Saturday, March 28, 2015

Who Put the D in DFER?

DFER stands for Democrats for Education Reform, a group that has the distinction of possessing a name in which none of the words are accurate.

The Democrat part is a fun piece of trivia. One of the key founders of DFER is Whitney Tilson, a big time hedge fund manager (you can read more about him here). Leonie Haimson has a great quote from the film version of Tilson's magnum opus about ed reform, "A Right Denied," and it's a dream of mine that every time somebody searches for DFER on line, this quote comes up.

“The real problem, politically, was not the Republican party, it was the Democratic party. So it dawned on us, over the course of six months or a year, that it had to be an inside job. The main obstacle to education reform was moving the Democratic party, and it had to be Democrats who did it, it had to be an inside job. So that was the thesis behind the organization. And the name – and the name was critical – we get a lot of flack for the name. You know, “Why are you Democrats for education reform? That’s very exclusionary. I mean, certainly there are Republicans in favor of education reform.” And we said, “We agree.” In fact, our natural allies, in many cases, are Republicans on this crusade, but the problem is not Republicans. We don’t need to convert the Republican party to our point of view…”

It's kind of genius. Like if I wanted to keep Wal-Mart out of town, just declaring myself a Wal-Mart executive and announcing repeatedly that Wal-Mart doesn't want to build in my town and convincing a bunch of actual Wal-Mart executives to join my organization and to start promoting my anti-building-in-my-town agenda. 

Watch DFER's video or read their statements of belief and vision. Their narrative is clear. Public schools are failing because entrenched bureaucracy and those damn teacher unions have ruined everything. So we need to blow up public schools by using standards to create tests that will provide proof of how much public schools suck; then we can replace them with charters and choice.

DFER may have started as a thinly-disguised attempt to infiltrate the Democratic party, but they have bought their way in quite successfully in some regions. The intro video features a parade of elected Dem officials (though it's not recent-- in the video Cory Booker is still mayor of Newark) who are proud to lay the responsibility for failing public schools on the backs of teachers.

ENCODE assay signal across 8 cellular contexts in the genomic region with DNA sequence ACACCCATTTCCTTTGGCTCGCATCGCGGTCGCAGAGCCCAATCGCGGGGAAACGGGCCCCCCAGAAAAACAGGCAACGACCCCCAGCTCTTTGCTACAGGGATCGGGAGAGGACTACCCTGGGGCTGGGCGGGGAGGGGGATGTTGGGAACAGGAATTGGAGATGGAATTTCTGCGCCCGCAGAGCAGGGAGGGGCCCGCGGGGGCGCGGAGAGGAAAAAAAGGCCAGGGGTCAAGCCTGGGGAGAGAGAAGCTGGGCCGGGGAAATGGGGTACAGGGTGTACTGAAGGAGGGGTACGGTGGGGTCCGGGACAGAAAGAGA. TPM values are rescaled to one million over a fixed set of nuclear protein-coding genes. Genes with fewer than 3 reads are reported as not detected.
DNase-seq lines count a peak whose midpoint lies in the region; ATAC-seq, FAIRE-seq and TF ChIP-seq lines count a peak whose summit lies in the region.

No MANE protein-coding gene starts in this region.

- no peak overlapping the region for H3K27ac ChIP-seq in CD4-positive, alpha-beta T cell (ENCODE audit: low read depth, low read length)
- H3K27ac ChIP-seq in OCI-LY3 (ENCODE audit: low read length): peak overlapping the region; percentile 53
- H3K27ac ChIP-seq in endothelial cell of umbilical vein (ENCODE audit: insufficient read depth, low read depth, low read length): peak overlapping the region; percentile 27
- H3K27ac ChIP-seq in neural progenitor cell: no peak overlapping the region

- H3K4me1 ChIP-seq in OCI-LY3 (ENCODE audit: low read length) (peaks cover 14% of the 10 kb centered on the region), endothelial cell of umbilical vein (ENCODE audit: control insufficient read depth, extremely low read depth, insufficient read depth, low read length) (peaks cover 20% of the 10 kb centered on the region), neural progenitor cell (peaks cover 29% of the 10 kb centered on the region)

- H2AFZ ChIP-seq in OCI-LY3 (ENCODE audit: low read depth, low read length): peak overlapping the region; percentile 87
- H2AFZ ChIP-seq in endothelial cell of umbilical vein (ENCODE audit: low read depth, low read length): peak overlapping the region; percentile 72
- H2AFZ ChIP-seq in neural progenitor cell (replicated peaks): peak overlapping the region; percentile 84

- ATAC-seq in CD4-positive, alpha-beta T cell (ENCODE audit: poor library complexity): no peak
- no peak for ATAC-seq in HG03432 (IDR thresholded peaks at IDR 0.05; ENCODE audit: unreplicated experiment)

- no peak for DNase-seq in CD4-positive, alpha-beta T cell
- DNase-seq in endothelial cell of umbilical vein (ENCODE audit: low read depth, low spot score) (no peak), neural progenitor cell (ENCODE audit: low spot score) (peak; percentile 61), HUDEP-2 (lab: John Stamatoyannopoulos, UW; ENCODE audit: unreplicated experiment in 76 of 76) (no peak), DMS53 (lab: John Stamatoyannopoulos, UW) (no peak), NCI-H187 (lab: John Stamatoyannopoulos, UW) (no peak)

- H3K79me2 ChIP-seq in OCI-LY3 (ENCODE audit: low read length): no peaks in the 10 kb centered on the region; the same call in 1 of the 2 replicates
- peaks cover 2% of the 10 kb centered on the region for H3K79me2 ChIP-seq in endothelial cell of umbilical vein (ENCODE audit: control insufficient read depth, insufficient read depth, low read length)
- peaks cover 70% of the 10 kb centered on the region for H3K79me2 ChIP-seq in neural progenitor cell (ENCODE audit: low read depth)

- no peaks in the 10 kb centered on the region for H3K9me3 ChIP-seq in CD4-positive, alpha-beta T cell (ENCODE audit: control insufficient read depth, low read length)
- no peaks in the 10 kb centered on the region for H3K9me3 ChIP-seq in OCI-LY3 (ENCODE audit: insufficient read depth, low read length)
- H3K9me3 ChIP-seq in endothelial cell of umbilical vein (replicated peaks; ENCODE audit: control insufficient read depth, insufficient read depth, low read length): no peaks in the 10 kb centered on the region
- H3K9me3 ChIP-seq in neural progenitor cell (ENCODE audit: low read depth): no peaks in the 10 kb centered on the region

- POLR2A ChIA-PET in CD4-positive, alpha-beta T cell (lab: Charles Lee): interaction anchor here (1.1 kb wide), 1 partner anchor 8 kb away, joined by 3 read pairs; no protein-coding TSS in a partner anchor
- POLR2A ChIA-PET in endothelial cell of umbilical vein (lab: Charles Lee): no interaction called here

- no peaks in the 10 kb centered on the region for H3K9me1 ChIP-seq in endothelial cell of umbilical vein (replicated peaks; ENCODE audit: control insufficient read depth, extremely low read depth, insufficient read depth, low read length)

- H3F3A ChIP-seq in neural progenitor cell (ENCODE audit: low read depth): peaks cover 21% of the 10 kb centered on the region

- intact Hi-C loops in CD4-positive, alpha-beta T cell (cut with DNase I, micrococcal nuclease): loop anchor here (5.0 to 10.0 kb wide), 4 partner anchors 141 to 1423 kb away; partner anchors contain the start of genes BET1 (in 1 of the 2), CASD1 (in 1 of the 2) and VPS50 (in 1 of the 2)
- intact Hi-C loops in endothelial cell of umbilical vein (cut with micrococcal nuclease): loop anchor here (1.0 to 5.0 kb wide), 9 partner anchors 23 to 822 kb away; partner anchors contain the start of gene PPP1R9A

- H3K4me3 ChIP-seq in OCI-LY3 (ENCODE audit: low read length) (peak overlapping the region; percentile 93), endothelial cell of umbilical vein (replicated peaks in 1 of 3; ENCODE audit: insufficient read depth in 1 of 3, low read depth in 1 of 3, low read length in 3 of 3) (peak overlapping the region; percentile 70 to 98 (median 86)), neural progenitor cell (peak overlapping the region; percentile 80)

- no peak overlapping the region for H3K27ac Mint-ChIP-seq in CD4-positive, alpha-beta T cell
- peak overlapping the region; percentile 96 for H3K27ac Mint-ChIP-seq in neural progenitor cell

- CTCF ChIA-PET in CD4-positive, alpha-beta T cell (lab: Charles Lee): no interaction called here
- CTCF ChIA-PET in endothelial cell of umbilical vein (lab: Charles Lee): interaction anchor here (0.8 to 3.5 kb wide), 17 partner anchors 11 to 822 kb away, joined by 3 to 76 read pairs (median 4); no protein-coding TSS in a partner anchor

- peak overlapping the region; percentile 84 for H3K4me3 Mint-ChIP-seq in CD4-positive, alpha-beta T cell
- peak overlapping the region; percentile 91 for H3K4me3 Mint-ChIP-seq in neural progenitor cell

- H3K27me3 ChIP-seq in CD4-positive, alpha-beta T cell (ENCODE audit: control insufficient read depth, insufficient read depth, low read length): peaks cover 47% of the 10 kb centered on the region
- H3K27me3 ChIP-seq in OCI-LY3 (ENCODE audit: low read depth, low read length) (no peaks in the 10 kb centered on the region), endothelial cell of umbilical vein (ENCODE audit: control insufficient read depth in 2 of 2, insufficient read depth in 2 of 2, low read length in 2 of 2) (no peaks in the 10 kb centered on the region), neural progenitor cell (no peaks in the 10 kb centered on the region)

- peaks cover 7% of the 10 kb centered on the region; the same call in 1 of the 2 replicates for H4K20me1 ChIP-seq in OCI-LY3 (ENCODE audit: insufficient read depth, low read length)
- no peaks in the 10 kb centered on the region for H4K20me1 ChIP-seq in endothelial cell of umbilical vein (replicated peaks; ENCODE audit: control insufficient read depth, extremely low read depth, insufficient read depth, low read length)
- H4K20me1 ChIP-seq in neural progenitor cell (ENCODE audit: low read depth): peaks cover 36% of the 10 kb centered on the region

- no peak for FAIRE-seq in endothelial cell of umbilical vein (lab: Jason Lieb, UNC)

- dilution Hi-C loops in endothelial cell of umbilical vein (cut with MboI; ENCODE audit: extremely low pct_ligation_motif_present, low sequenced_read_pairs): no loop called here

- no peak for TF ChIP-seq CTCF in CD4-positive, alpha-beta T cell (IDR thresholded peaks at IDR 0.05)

Why tell this story? Again-- most of the names behind DFER are big time hedge fund managers. Ripping open markets is a win-win; you have the satisfaction of helping lesser beings with your superior knowledge, and you can make a buttload of cash. You can see both on display in this insider story of the charterista assault on Bridgeport. You can also make your contributions to politicians running in key education elections (right now DFER would like to help Anthony Williams become mayor of Philly).

DFER is no more Democratic than my dog. There's not enough space between their positions and the positions of the conservative Fordham Institute (though I think, on balance, Fordham is generally more respectful of teachers). But for the privatizers to be effective, they need to work both sides of the aisle. Also, RFER would sound too much like a pot advocacy group.

So they're not really Democrats. And they don't want to reform education-- they just want to privatize it and reduce teachers to easily replaced widgets. And they aren't particularly interested in education other than as a sector of the economy. I suppose I have no beef with their use of the word "for," as long as they put it with the things that they are really for-- privatization and profit. So, Apoliticals Supporting Privatization and Profit. ASPP. Much better.

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